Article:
How to Succeed in Animation
On the screen you may see two passionate lovers, apparently naked, engaged is what seems to be sexual intercourse. What you don’t see is about 50 film crewmembers engaged in their various tasks, just outside of the camera range. What you don’t notice is that the scene is likely broken up into numerous shots from different angles. Each one of those shots requires special lighting adjustments and camera positioning. They may have been shot hours or even days apart, and not necessarily in the order that you see them… thanks to another magician called the Film Editor.
Take a simple screen action: An actor opens the door of a room, and is quickly seen coming through the door into the next room. For scheduling and set construction reasons, the shot of him or her coming into the next room might have been shot first, and the shot of his exiting the other room – which was edited to be the first shot seen – may have actually been shot later, and maybe not be in the room supposed to be adjacent, but maybe even be in another country. If it’s done deftly, you accept it as actual.
So what are you seeing? You’re seeing exactly what the director wants you to see, and in the order he wants you to see it. The camera is technically lying. Whatever truth there may be in a movie goes beyond the individual camera shots, to the sequence of shots that convey the story. If there is a truth in a movie, it is how the director manipulates the technical elements of filmmaking to tell an acceptable story. So the magic of movies is just as much in the ordinary shots as it is in the spectacular digital effects we see so much of these days.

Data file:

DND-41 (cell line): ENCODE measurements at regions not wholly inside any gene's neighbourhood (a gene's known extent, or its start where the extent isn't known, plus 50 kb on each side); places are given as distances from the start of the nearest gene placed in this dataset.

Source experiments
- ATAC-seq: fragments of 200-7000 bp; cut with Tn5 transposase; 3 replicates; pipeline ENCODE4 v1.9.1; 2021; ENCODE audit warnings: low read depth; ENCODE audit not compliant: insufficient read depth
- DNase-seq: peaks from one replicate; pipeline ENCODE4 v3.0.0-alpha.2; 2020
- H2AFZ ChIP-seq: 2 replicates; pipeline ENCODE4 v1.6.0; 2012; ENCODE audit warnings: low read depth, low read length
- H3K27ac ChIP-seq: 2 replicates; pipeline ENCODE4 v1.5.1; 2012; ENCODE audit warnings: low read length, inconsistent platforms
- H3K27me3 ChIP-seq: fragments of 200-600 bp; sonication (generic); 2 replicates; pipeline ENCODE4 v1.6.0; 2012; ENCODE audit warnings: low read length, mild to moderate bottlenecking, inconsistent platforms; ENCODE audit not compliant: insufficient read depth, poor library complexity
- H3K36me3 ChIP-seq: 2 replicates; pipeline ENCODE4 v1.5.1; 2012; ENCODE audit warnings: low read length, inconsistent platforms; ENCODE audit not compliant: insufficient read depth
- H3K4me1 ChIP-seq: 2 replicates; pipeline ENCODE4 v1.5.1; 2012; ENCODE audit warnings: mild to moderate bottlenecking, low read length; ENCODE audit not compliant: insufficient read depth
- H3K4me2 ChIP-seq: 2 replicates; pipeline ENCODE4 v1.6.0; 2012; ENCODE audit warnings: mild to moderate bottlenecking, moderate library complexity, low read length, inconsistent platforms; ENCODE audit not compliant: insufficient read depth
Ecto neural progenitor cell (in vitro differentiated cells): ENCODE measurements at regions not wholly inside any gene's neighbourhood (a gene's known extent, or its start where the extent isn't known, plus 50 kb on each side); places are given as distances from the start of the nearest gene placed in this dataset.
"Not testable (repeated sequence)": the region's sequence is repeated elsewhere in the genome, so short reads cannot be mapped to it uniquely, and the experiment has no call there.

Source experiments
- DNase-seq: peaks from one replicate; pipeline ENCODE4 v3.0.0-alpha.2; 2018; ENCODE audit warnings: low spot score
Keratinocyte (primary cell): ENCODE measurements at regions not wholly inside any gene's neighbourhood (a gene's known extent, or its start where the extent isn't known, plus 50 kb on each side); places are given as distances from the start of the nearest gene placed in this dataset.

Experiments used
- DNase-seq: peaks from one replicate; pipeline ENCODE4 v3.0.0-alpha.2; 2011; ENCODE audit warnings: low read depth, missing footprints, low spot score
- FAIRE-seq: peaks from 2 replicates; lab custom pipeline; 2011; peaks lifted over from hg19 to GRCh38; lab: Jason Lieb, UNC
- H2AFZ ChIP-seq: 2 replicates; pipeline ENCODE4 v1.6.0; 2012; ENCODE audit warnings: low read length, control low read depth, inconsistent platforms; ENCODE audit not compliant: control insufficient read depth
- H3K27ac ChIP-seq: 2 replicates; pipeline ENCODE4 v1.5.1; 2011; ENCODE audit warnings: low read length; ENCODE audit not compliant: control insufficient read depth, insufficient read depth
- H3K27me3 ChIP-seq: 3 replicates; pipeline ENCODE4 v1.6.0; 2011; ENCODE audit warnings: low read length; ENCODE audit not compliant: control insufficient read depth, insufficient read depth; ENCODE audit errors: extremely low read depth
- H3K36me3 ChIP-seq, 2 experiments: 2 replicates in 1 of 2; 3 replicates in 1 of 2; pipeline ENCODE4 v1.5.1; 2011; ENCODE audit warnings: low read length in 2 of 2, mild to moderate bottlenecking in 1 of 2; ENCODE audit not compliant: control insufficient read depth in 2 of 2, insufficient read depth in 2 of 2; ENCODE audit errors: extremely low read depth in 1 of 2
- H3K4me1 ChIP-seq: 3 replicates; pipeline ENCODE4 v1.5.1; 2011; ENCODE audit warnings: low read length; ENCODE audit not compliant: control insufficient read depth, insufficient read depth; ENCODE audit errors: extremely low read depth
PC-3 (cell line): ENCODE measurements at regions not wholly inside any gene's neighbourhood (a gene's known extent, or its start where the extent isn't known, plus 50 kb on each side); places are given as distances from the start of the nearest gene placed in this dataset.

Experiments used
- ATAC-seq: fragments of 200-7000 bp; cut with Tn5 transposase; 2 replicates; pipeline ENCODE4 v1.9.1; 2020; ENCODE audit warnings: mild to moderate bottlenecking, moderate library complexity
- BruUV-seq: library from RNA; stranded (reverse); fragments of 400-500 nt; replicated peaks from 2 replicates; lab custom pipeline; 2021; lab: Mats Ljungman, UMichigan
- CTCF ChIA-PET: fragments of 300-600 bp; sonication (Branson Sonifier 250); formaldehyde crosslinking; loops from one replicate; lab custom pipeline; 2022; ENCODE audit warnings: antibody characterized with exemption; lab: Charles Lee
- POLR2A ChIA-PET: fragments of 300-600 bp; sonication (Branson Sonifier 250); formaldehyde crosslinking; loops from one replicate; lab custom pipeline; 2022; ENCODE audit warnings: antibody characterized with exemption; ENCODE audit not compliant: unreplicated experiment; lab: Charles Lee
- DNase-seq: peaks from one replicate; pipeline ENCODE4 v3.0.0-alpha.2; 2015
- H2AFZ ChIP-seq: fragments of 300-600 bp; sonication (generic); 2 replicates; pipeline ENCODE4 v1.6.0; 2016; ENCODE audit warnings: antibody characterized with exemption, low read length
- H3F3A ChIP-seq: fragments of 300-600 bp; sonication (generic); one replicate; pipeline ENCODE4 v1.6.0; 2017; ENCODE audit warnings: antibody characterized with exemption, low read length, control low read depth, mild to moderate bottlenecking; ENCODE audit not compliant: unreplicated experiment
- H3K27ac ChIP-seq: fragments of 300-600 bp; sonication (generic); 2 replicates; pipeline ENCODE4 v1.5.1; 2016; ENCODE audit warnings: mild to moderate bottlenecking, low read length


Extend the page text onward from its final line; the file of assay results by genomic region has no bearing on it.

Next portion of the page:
Those “The Making Of…” features on DVDs are carefully designed to make you appreciate some of the magic of filmmaking. The fragmentary tidbits are mainly designed to lock us in as rabid ticket buyers. But they do provide an inspiring glimpse, and if you’re perceptive, and you have the lust to be a filmmaker, all the tools you need are now available, even to people of modest means. And with YouTube, you have a chance to display your talent or lack of it. “Everyone can be a filmmaker.” I suppose that some will. If you are a potential daVinci, and you want to be an artist, then here is the art form of our times!
Cinema has all the elements to make it the greatest art form of all time, and it was basically developed during just the last century. Cinema, whether on film, projected onto a movie screen or seen on a TV or an iPod or Pad, combines nearly all known previous art forms into one: Story-telling, drama, acting, mime, comedy, fantasy, painting, sculpture, music, song, dance, graphic arts, design, fashion, sculpture, architecture - art of every kind and description, can be combined into this one medium….
Did I say “the last century?” What if I told you that what we are doing had its clear roots over 35,000 years ago?
Whether we call it film, movies, cinema, video, or whatever, it is my feeling that the root idea for a dramatic sound and light presentation in a darkened room goes all the way back to our human beginnings; that it actually fulfills humankind's earliest artistic and storytelling cravings.
My late friend Alexander Marshack, who once was a photographer for the LIFE picture magazine, and later an early TV director, ultimately became a foremost expert on the beginnings of human art and graphic communication, writing, that is... He traced art and writing back at least 35,000 years. His story was told in National Geographic magazine.
What interested me greatly about Marshack’s work was what he has discovered and postulated about the cave paintings of Europe. First of all he reminds us of the weird feeling we have when inside a cave... If you've ever been inside a large cave, you'll know this feeling. And if you've ever been deep inside a cave and turned off your light, you will know what dark is! It is a total blackness and quiet we can experience in no other way, especially with the deathly feeling of being under tons of rock.